Another thing that really doesn't sit right with me is the way that The Dark Knight Rises undermines one of the main themes of The Dark Knight, the idea of the noble lie. At the end of The Dark Knight, Batman decides to take the blame for Two Face's crimes because he knew Gotham needed to believe in Harvey Dent. When Bruce set out to be Batman, it wasn't just about scaring the criminals. It was also about giving the people a symbol they could believe in. Something that was incorruptible and everlasting. However, being Batman has its inherent limitations. Because Batman works outside of the system, hides in the shadows, and breaks the law, he can't be an undeniable symbol of justice. The movie shows that after Bruce has spent a year serving Gotham as Batman, there are both those who are inspired by his example and those who question if he is really doing something positive. Then when Bruce meets Harvey Dent, he sees a person who understands his fight for justice and may be able to be the symbol Batman can't quite be. Harvey is a hero with a face who shows the people of Gotham what their city can be. His image is that of untainted, uncompromised good. Bruce believes Harvey Dent is a symbol that can be more powerful than Batman, so his decision to take the blame is a sacrifice for the greater good. Bruce isn't the only one who believes in this concept. When the Joker demanded that Batman turn himself in, Harvey Dent claims to be Batman and takes the fall because he believes in the battle Batman fights. Near the middle of the movie, Jim Gordon fakes his own death, even keeping his family in the dark about it to ensure their safety. Finally we have Alfred's deception. Alfred had every intention of giving Bruce the letter from Rachel revealing her intent to marry Harvey Dent. The moment when he reconsiders is when Bruce says "She was going to wait for me, Alfred. Dent can never know." The second sentence is the part that's crucial. Bruce wants to save Harvey from the pain of knowing that Rachel was going to leave him. He's trying to treat Harvey as he would want to be treated. Alfred understands this and ultimately handles the situation according to Bruce's own sense of kindness and decency.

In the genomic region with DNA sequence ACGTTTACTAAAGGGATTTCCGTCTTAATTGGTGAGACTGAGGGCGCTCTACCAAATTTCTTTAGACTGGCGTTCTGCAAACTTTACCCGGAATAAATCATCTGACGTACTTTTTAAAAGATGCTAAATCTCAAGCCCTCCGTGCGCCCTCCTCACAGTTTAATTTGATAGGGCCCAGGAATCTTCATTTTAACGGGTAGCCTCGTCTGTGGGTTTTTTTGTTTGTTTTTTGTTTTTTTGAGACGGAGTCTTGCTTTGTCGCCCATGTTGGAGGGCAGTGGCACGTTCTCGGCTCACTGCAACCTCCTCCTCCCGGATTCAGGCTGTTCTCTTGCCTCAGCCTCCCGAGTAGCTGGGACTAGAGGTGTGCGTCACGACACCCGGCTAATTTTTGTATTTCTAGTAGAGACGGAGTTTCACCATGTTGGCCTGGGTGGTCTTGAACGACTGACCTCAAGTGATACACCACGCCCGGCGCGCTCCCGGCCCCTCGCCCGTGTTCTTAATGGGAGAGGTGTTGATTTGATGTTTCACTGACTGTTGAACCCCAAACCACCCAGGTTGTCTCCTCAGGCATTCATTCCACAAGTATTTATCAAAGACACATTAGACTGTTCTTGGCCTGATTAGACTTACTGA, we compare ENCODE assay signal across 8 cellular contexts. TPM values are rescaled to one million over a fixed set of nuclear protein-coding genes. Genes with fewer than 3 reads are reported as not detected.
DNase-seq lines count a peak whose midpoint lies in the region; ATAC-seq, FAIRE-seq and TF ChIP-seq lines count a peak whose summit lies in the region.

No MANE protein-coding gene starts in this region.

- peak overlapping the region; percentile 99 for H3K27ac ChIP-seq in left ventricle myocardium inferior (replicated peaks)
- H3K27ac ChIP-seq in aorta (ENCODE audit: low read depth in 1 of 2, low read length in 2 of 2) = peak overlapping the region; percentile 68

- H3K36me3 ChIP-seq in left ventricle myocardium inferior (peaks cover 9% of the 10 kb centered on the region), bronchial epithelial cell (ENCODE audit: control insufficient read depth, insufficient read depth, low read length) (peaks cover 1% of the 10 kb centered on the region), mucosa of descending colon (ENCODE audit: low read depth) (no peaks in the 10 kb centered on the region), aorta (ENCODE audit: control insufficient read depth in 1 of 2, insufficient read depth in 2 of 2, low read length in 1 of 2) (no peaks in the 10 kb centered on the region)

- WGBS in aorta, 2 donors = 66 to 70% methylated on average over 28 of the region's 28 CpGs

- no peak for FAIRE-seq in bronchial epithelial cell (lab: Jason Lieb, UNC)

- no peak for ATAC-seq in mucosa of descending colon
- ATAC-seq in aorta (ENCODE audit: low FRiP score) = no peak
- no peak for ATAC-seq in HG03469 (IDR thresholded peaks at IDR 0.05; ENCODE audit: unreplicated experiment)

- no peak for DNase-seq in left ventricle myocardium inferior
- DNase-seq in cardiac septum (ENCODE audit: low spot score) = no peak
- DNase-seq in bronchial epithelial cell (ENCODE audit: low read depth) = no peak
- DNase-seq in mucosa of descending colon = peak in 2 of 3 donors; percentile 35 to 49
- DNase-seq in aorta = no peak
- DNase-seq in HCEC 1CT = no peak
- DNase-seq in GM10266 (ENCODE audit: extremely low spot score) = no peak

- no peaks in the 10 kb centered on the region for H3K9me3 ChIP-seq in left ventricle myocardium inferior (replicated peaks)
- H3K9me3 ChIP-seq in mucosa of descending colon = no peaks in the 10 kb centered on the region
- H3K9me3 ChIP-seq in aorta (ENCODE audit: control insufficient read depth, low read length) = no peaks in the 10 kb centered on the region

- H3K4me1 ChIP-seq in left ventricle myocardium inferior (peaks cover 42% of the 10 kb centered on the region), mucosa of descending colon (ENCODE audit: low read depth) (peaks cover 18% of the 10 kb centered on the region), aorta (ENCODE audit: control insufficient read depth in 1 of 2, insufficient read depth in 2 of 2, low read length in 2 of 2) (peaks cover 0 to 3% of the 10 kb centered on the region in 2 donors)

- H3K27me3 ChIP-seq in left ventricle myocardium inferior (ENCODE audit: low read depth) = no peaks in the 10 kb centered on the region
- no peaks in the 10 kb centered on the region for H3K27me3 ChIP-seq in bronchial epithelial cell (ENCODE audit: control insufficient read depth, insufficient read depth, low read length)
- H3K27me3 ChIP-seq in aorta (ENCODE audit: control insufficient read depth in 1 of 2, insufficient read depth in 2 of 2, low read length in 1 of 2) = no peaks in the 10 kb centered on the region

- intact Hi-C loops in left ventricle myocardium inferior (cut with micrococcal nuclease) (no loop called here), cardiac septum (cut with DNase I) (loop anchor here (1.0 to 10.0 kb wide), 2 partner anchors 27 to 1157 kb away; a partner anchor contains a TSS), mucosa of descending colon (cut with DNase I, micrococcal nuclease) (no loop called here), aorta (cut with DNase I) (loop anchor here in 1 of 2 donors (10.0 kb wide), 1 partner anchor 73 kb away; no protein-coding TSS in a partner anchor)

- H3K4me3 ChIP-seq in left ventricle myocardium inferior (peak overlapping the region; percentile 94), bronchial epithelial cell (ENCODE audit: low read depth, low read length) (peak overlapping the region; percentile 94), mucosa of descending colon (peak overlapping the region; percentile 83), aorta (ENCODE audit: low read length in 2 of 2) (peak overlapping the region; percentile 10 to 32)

"Sometimes the truth isn't good enough. Sometimes people deserve more. Sometimes people deserve to have their faith rewarded."

With these noble lies, The Dark Knight challenges conventional, black and white morality. The lie that Batman is willing to be a part of is a noble sacrifice and you can hear the admiration in Gordon's voice as he speaks about Batman to his son in the movie's final moments. Given the placement of this theme at the very end of the movie and the fact that it is spoken directly, it's not unreasonable to argue that it is the movie's primary take away message. So why on Earth would the sequel practically spit on it?

The Dark Knight Rises treats Batman and Gordon's cover-up as a dirty, immoral lie that was indisputably wrong. For Gordon, it's a source of shame that has weighed heavily on his conscience. The movie further debases Batman's sacrifice through John Blake who is clearly disgusted with Gordon's actions when he finds out the truth. If I had never seen The Dark Knight before I watched The Dark Knight Rises, I would have gotten the impression that it ended with a very shameful, I Know What You Did Last Summer-type pact, but it's the complete opposite. Movies in a series are supposed to work together, not against each other. The way The Dark Knight Rises opposes a core theme of its superior predecessor hurts its functionality as a sequel.

My final criticism of The Dark Knight Rises is the most difficult to argue, but I'll try to explain it as clearly as possible. I don't like how the movie changes the overall story of Batman that the franchise seemed to be telling. Both Batman Begins and The Dark Knight are set in the early years of Bruce's time as Batman, just like their comic book counterparts Batman: Year One and Batman: The Long Halloween. The Dark Knight shows Bruce as he continues to come into the role of Batman by learning his limitations. Meanwhile, the theme of escalation shows the Gotham of the movies becoming more like the Gotham of the comics through the emergence of the Joker. "You've changed things. Forever. There's no going back." The first two movies almost feel like part of the telling of an extended origin story, not just of Batman, but of the Gotham City fans know. At the end of The Dark Knight, Batman is nearly at that point of being the legendary Batman of the comics. As a crime fighter, he has pretty much developed his abilities to the highest level. Yet, the character has not quite become the kind of legend that Ra's al Ghul described because he sacrificed the symbol of what Batman stood for to protect the image of Harvey Dent. The Dark Knight Rises ends with Bruce giving up crime fighting and the image of Batman becoming the everlasting symbol that Bruce always wanted it to be. However, the Batman of the comics is both the legend and the crime fighter at the same time. Given the story that the first two movies work together to tell, I believe it would have been more sensible to end this trilogy with Bruce at the peak of his abilities, having reclaimed the honor of Batman to fully become the ultimate hero and the everlasting legend.

Look at the flow of Bruce's development as Batman over the course of the trilogy.

Batman Begins: The Beginning
The Dark Knight: 1 Year Later, A continuation of the Early Years
The Dark Knight Rises: 8 Years Later, The Later Years and the End.